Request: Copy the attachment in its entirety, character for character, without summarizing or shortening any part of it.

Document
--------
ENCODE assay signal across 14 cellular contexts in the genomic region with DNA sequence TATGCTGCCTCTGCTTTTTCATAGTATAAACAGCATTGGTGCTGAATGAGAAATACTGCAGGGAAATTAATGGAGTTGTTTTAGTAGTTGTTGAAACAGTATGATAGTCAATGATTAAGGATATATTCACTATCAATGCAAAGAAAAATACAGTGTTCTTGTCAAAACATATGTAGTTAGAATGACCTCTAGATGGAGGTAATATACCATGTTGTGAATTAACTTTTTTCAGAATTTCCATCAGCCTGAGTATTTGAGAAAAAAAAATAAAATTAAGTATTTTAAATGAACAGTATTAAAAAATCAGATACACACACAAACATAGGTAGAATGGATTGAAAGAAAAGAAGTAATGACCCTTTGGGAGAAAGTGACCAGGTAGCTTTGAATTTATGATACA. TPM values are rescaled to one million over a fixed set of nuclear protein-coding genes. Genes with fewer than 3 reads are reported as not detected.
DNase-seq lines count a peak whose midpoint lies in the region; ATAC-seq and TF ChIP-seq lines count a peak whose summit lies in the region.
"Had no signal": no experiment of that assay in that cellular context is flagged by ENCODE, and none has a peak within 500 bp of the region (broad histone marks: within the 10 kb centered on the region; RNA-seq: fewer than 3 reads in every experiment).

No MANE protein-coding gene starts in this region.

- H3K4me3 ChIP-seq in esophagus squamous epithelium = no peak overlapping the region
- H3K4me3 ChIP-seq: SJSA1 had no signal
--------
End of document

ENCODE assay signal across 14 cellular contexts in the genomic region with DNA sequence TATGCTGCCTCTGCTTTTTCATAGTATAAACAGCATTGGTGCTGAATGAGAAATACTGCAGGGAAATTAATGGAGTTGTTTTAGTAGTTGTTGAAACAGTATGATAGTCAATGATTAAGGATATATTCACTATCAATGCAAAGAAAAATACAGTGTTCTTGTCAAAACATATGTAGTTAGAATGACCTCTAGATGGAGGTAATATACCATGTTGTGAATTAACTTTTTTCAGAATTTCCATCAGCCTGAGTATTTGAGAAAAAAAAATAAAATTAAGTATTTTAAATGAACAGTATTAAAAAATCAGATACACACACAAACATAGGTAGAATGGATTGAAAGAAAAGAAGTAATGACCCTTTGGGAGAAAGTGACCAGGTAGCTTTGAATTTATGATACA. TPM values are rescaled to one million over a fixed set of nuclear protein-coding genes. Genes with fewer than 3 reads are reported as not detected.
DNase-seq lines count a peak whose midpoint lies in the region; ATAC-seq and TF ChIP-seq lines count a peak whose summit lies in the region.
"Had no signal": no experiment of that assay in that cellular context is flagged by ENCODE, and none has a peak within 500 bp of the region (broad histone marks: within the 10 kb centered on the region; RNA-seq: fewer than 3 reads in every experiment).

No MANE protein-coding gene starts in this region.

- H3K4me3 ChIP-seq in esophagus squamous epithelium = no peak overlapping the region
- H3K4me3 ChIP-seq: SJSA1 had no signal